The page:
So you think we came from monkeys
We came from Pond soup
This refers to the theory of Abiogenesis which generally is interpreted as a small pond wherein amino acids are formed with electricity, most probably from lightning. This claim isn't as absurd as some of the other ones around, yet is still relatively wrong. There is nothing about soup in abiogenesis, and if queried further, the intellect of the theist (presumably) will become apparent. Abiogenesis explains a theory of how life came to be, not the universe (for clarification).
We came from dirt/rock/clay
This also refers to the theory of Abiogenesis, life originating from non-living material. If the theist is a Biblical literalist, it's worth pointing out that the book of Genesis says that God made man from dirt.
We came from Nothing
Typically, this version is in reference to the Big bang. This notion is known to be used by apologists such as Ray Comfort and Kirk Cameron in an episode of 'The way of the master', a tv series hosted by the two. When the argument is used, it is usually used flippantly, without real understanding. At the Big bang, there was matter and energy before, as a singularity. Since science does not yet have any answers about what happened "before" the Big bang, the intellectually honest position taken by most atheists is that we don't know. For some reason, the Big bang is often misinterpreted as a "something from nothing" proposition. Some physicists, such as Victor Stenger, have some ideas how this may be the case, however, for the moment, it's speculation.
Abiogenesis and Evolution are also occasionally misunderstood to be "something from nothing" concepts.
We came from Monkeys/Apes
This version of the argument refers to evolution; in particular, the evolution of the human race. A common misconception about evolution is that we evolved from the monkeys and apes we see today. This ignorance led to the argument of, "If we evolved from monkeys and apes, then why are there still monkeys and apes?".
Part of the difficulty of this issue is definitional. "Monkeys" and "Apes" are families in the evolutionary tree. Modern Homo sapiens are in the "Great Ape" family (also known as Hominidae), alongside several other species, such as gorillas and chimpanzees. With this general classification, the common ancestor of humans and chimpanzees was also within an ape family, but that common ancestor species is now gone, having ultimately split into modern humans and chimpanzees. Colloquially, "monkey" is thought to be a specific species, but technically, it isn't.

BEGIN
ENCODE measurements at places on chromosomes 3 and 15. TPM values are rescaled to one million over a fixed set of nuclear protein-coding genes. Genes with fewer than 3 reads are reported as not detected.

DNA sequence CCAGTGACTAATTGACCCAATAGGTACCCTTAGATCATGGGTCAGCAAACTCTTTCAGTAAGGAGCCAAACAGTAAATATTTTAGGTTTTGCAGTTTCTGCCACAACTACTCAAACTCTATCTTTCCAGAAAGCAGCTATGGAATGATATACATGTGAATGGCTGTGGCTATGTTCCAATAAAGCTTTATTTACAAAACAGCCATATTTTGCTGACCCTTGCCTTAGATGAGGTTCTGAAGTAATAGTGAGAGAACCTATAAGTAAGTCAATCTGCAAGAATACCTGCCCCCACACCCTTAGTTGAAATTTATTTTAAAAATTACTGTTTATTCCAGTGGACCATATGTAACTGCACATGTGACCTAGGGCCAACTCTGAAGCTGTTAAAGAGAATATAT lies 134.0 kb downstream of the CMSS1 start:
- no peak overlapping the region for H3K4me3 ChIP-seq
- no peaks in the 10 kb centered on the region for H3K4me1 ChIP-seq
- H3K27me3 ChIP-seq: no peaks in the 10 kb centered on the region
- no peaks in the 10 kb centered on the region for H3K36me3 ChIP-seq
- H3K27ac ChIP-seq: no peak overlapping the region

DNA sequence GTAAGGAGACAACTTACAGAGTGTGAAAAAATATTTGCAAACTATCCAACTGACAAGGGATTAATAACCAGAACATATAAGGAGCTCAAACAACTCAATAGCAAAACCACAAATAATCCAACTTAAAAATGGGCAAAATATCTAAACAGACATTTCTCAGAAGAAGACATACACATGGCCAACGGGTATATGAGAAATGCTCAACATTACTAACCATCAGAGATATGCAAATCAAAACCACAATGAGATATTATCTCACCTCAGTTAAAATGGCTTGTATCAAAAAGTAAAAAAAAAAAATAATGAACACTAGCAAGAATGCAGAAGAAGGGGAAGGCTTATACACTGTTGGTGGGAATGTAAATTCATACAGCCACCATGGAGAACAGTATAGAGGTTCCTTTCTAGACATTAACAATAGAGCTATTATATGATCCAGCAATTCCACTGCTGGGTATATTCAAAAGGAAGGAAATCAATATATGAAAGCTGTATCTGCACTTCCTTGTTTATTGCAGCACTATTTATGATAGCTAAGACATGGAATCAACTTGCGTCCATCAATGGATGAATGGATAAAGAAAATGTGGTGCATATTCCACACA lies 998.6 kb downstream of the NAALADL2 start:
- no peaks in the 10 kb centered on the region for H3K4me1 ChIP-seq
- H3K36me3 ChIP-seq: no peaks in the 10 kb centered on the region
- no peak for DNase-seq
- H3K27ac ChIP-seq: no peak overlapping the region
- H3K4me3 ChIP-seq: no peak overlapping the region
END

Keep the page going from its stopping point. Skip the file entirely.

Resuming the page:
We didn't evolve from any modern monkeys or apes. Modern humans, monkeys and apes evolved from different common ancestors that branched off to form a tree of species, in different families, in which we are included. What Creationists are incorrect about is that species branch apart, typically due to geological separation, and not merely in a straight line. It's a common misconception that evolution is a ladder, when in fact, it's a tree.
There are approximately 5,400 known species of mammals on the planet, which all arose and flourished after the reptiles were decimated by the apparent comet or asteroid that impacted the earth some 65 million years ago. The earliest known precursors to mice, opossums, and other marsupials were the largest mammals in the late Cretaceous and early Paleocene, and the primates arose from that point out into separate directions. Some of these species hit a dead end and others didn't. Some were viable and survived. After humans and chimpanzees broke away from their common anscestor, several species of hominids arose in the Homo genus, such as Homo erectus, Homo neanderthalensis and Homo sapiens. Out of the those 9 species, only one avoided extinction: Homo sapiens (humans).
The following questions mirror the understanding/logic of this argument:
- If Americans came from Europe, why are there still Europeans?
- If I came from cousins, why do cousins still exist?
- Chart answering "If humans evolved from monkeys, why are there still monkeys?"